Hadi Mizban, Associated Press
BAGHDAD — A sharp rise in attacks on Sunni holy sites in Iraq is feeding fears that the country could spiral into a new round of sectarian violence similar to the bloodletting that brought Iraq to its knees in 2006 and 2007.
Majority Shiites control the levers of power in post-Saddam Hussein Iraq. Wishing to rebuild the nation rather than revert to open warfare, they have largely restrained their militias over the past five years or so as Sunni extremist groups such as al-Qaida have targeted them with occasional large-scale attacks.
That may now have changed.
If it turns out that Iranian-backed Shiite militias are responsible for the recent attacks on Sunnis, it could signal a turn toward cyclical retaliatory violence.
At least 29 Sunni mosques were attacked between mid-April and early May, according to Mahmoud al-Sumaidaie, the deputy head of Iraq's Sunni Endowment, which oversees the sect's holy sites. At least 65 Sunni worshippers were killed, according to a tally compiled by The Associated Press from police reports.
By contrast, two Shiite mosques were hit in bombings that killed one person over the same period, police and hospital officials said.
In all of 2012, there were only 10 recorded attacks on Sunni holy sites, al-Sumaidaie said.
In a sign of increasing fears by the Shiite-led government that the country might be descending into sectarian strife, Prime Minister Nouri al-Maliki warned last week that terrorists and extremist groups are taking advantage of the turmoil by targeting "certain areas and mosques."
"The attempts to stir sectarian strife again by warlords, terrorists, and militia leaders will not succeed and we will confront them with full force," he said, adding that the army and police would boost security around houses of worship.
Even if the will is there, al-Maliki's government is considered too weak to ensure security and control militias and other extremist Shiite groups that are allegedly linked to and partly financed by Iran.
And many contend that al-Maliki's government planted the seeds for more sectarian tension by becoming more aggressive toward Sunnis after the U.S. military withdrawal in December 2011.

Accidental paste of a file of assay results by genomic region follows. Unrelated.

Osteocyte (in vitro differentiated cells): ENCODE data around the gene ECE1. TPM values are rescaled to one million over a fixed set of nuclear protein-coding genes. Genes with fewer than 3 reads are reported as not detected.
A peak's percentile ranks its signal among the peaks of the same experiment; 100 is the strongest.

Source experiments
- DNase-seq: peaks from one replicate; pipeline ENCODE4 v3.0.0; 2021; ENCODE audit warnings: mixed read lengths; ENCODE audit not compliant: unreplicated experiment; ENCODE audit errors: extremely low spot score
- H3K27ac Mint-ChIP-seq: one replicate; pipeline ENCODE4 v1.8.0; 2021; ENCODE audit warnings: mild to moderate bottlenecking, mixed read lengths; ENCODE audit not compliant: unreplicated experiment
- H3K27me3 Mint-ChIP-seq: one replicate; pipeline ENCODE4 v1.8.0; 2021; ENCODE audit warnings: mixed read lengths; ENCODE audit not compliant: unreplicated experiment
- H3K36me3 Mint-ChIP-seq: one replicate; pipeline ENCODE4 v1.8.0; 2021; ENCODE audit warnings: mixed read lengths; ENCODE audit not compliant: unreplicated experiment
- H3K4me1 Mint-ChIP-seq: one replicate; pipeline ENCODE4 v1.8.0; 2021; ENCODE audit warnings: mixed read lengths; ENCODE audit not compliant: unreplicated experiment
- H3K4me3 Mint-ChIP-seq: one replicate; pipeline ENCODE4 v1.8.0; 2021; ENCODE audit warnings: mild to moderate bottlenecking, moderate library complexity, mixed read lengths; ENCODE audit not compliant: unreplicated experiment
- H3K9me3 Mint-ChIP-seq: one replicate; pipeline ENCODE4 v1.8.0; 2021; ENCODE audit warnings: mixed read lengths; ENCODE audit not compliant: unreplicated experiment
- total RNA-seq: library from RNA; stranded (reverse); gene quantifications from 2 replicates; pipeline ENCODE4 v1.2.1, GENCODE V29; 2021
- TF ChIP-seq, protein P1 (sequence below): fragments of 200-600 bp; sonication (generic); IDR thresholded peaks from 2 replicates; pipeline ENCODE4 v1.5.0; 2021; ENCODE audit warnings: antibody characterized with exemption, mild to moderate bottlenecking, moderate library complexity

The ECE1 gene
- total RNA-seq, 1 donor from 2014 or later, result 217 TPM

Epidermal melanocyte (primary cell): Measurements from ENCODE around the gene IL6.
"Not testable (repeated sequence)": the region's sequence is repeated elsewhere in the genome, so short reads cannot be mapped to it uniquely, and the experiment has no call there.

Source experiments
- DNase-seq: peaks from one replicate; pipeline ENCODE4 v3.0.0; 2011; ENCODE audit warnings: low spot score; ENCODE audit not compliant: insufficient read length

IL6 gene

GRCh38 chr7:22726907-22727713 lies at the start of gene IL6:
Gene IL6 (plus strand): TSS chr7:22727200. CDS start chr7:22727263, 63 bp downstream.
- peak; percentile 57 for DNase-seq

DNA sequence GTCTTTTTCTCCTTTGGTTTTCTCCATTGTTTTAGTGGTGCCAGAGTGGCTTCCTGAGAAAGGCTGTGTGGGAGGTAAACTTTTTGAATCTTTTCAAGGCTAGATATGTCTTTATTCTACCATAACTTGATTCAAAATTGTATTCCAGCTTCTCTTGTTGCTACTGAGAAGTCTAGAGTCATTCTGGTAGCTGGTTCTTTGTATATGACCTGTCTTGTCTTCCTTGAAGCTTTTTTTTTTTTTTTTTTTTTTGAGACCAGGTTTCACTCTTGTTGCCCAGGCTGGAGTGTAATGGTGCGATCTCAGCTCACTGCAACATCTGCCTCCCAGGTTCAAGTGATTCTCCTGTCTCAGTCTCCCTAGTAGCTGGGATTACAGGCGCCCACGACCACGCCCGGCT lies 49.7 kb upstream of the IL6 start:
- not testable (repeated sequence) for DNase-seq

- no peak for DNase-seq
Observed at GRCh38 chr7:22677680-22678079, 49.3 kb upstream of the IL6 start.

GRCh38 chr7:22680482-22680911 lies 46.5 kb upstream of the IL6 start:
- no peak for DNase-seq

For the past five months, Sunnis have been protesting against what they claim is second-class treatment by the government and to demand an end to some laws they believe unfairly target them. Violence has flared on occasion between security forces and protesters.
But the matter came to a head April 23 after government troops moved against a camp of Sunni demonstrators in the town of Hawija, about 240 kilometers (150 miles) north of Baghdad. The clashes there sparked a wave of violence across Iraq that has killed more than 230 people, posing the most serious threat to Iraq's stability since the last American troops left in December 2011.
Al-Sumaidaie suggested the spate of recent attacks on Sunni mosques might be aimed at pressuring Sunni protesters to quit their anti-government rallies.
"These attacks aim to terrorize the worshippers and they might be a reaction on some issues such as the protesters," he said.
He also accused Shiite militias of being behind the recent attacks on Sunnis, but refused to specify which groups.
In February, Sunni households in mixed areas of Baghdad began receiving threatening leaflets signed by a militant faction known as the Mukhtar Army. The leaflets called Sunnis the enemy and warned them to leave the neighborhood. Their appearance raised new concerns among many Sunnis in the capital because overt threats like that had largely disappeared as widespread sectarian fighting waned in 2008.
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